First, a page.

The Tar Heels against the Fighting Irish in the Big Apple

Tomorrow afternoon, Kenan Memorial Stadium on campus will be in the hub of excitement that accompanies UNC football, magnified by the mystique of its opponent, Notre Dame University.  Earlier this week I wrote a blog post for our sister blog, North Carolina Miscellany, featuring photographs in the Photographic Archives made by Bob Brooks in 1949 when UNC first played Notre Dame.  That game took place in New York City’s Yankee Stadium.  And if you didn’t already know or deduce . . . Hugh Morton was there.
I cannot bring myself to include in this entry Morton’s most memorable photograph from that contest.  It’s just too heartbreaking to post amidst the anticipation and excitement of tomorrow’s game.  I promise to publish it on Monday.  Instead, here’s a festive pre-game photograph made of UNC’s mascot Rameses and fans in the lobby of a New York hotel:
Group gathered for Nov. 1949 UNC-Notre Dame football game
As usual, we’d love to hear from you with identifications if you can.
I spent a good portion of today tracking down negatives from the game (I’ve found some) and trying to confirm that a group of them are from Yankee Stadium.  The day escaped from me in the process, so I’ll post the game photographs on Monday.

9 thoughts on “The Tar Heels against the Fighting Irish in the Big Apple”

  1. Enjoyed this post as well as the one you did for NC Miscellany, Stephen. If I may, let me offer some possible identification of individuals in the Morton photo:
    Front Row: (Left to Right)
    Jake Wade, UNC Sports Information Director
    G. B. Cook, (With Beard) Rameses’ Volunteer Game Handler
    Ramses VI
    Norman Sper, UNC Head Cheerleader
    2nd Row: (Standing with Glasses) Far Left
    Robert W. Madry, Director UNC News Bureau

  2. Being from Northern California, I have always been a fan of the SF 49ers. So, I loved the trivia I learned while watching the game on TV. Thirty-three years ago, to the day, ND played UNC here at Chapel Hill. That game helped launch the career of Joe Montana, arguably the 49ers best QB. I also learned that Dean Smith offered Montana a Basketball scholarship to attend here(he was that good in both sports), but football was his first love.

  3. There is another bit of interesting trivia from that 1975 Notre Dame – UNC game in Chapel Hill. During the ’75 season the Tar Heel Football Radio Network had a team of former players as analysts. Each Saturday one of the players would be a part of the radio broadcast along with play-by-play announcer Woody Durham. For the Notre Dame game on October 11, 1975, the analyst was Art Weiner, a 1949 All America who played in that first game in Yankee Stadium. (There is an excellent photograph from that ’49 game showing Weiner and Notre Dame guard John Helwig going up for a Dick Bunting pass. The picture can be found on page 108 of Earl Schenck Miers’ 1969 book, “Football” (Inspiring Tales of its All-Time Greats). While the photograph is credited to Wide World Photos, Inc., I would not be surprised to learn that Hugh Morton took the picture and made it available to Wide World).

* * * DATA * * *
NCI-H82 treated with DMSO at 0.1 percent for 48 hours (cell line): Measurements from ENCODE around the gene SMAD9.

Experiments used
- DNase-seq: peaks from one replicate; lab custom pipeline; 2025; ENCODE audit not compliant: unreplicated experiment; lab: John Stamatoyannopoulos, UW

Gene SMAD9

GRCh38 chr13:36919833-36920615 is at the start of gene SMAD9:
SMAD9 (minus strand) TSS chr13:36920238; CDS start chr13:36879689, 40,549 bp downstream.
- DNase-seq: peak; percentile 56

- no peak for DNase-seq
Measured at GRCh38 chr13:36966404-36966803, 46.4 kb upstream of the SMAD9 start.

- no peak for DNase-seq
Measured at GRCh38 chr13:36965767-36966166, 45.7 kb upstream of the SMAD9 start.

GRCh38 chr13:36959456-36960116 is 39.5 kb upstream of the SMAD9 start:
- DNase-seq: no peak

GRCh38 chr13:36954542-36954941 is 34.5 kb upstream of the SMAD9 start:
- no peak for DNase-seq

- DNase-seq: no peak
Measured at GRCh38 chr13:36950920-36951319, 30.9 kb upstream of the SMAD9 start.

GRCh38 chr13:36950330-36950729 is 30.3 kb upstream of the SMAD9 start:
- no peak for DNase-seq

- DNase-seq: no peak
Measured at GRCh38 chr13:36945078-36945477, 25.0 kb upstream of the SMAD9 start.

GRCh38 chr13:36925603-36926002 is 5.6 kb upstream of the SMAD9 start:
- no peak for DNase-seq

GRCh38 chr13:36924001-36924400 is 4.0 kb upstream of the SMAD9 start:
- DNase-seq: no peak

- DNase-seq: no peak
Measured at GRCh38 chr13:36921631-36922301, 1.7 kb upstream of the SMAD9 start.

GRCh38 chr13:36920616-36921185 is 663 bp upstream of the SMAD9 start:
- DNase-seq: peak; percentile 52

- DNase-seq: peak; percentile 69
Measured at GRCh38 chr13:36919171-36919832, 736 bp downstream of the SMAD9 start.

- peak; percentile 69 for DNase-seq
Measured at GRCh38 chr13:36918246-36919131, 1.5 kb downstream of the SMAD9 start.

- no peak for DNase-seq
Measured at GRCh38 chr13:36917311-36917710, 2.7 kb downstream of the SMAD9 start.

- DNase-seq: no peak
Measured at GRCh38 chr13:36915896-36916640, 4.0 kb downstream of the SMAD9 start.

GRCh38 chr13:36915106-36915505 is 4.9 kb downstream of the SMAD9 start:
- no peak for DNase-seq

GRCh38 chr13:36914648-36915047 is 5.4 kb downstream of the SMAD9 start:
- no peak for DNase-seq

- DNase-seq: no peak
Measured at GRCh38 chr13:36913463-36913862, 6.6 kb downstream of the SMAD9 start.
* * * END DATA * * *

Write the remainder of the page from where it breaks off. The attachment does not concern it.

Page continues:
4. The gentleman on the far left of the photo of Rameses and friends has to be Mayor or Chapel Hill Bob Madrey. Is that Chuck Ericson beside Rameses?

  5. When Carolina took on Notre Dame in that famous game in Yankee Stadium on November 12, 1949, one of the right ends for the Tar Heel team was #47 Ed Bilpuch. He appears in two of Morton’s online photographs from that day as well as a Cotton Bowl image from 1950
    I just learned this morning of his death back on September 16th.

  6. On this day sixty-three years ago, November 12, 1949, UNC played that famous game with Notre Dame in Yankee Stadium before 67,000 fans. The Tar Heels without Charlie Justice lost to the Irish 42 to 6.

  7. Notre Dame v. North Carolina November 12, 1949….yep, my brother and I drove up from our freshman classes at Belmont Abbey, parked in NJ, rode the train into NYC to attend the game. Halftime score as I recall was 7-6 ND and it went down hill the second half. We were disappointed Justice did not play and a fella name Sitko(?) for ND sort of did us in. Long ride home to Edenton and then to Belmont.

  8. My brother, Jack, and I were there sitting in the top row at the goal line in Yankee Stadium that day. We drove up from Belmont Abbey where we were freshmen, left the car in NJ and took the train into the city. It look all was on track the first half, and then BANG…….Choo Choo where are ye?

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